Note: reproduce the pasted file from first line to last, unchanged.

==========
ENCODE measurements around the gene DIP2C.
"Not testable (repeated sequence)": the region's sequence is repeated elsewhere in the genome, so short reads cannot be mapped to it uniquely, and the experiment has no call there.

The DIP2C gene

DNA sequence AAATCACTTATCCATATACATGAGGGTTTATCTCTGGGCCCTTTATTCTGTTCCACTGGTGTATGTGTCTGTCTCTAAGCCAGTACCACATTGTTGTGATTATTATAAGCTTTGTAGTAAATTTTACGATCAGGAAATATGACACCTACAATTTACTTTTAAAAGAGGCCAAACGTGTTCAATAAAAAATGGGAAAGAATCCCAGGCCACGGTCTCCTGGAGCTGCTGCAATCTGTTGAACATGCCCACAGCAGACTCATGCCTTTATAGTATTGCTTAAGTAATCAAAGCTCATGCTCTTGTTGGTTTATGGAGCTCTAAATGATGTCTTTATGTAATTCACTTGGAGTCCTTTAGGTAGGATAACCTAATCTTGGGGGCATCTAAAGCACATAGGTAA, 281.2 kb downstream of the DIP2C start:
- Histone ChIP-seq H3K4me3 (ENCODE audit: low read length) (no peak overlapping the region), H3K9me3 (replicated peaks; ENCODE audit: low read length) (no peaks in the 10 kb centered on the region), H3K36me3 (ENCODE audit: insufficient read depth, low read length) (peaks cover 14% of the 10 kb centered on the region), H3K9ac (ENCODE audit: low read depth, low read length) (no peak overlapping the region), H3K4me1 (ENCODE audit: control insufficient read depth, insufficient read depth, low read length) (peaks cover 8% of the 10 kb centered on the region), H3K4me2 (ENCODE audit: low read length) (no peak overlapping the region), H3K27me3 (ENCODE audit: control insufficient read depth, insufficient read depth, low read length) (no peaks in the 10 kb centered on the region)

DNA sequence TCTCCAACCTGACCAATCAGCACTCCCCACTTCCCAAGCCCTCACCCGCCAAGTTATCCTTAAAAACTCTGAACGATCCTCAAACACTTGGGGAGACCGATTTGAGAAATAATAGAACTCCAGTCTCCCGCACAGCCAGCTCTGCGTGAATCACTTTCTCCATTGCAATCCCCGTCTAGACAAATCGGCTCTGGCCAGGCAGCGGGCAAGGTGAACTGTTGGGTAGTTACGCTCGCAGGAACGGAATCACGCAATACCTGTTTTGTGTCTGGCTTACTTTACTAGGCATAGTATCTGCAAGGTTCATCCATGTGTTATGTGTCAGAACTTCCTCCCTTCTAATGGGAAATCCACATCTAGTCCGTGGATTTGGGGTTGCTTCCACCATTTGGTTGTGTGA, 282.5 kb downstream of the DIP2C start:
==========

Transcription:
ENCODE measurements around the gene DIP2C.
"Not testable (repeated sequence)": the region's sequence is repeated elsewhere in the genome, so short reads cannot be mapped to it uniquely, and the experiment has no call there.

The DIP2C gene

DNA sequence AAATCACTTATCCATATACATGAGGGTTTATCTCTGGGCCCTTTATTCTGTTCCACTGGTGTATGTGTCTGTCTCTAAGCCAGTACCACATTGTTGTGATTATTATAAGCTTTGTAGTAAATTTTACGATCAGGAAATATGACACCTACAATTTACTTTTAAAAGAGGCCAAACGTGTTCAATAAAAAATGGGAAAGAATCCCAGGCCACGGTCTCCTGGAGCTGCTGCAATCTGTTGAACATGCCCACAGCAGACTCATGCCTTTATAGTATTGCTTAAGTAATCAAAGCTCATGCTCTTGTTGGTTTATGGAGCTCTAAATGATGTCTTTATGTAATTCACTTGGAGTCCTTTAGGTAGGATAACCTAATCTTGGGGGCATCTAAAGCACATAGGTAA, 281.2 kb downstream of the DIP2C start:
- Histone ChIP-seq H3K4me3 (ENCODE audit: low read length) (no peak overlapping the region), H3K9me3 (replicated peaks; ENCODE audit: low read length) (no peaks in the 10 kb centered on the region), H3K36me3 (ENCODE audit: insufficient read depth, low read length) (peaks cover 14% of the 10 kb centered on the region), H3K9ac (ENCODE audit: low read depth, low read length) (no peak overlapping the region), H3K4me1 (ENCODE audit: control insufficient read depth, insufficient read depth, low read length) (peaks cover 8% of the 10 kb centered on the region), H3K4me2 (ENCODE audit: low read length) (no peak overlapping the region), H3K27me3 (ENCODE audit: control insufficient read depth, insufficient read depth, low read length) (no peaks in the 10 kb centered on the region)

DNA sequence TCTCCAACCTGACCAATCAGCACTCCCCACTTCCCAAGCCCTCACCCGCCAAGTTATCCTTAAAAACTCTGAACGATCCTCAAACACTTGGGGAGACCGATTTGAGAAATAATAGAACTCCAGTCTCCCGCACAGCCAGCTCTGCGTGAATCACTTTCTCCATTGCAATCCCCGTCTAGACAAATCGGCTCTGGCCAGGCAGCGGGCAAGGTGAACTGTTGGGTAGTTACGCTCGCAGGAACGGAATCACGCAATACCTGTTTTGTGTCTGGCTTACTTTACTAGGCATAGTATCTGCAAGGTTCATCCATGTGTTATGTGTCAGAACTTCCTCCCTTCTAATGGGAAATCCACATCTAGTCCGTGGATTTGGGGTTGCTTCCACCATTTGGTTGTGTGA, 282.5 kb downstream of the DIP2C start: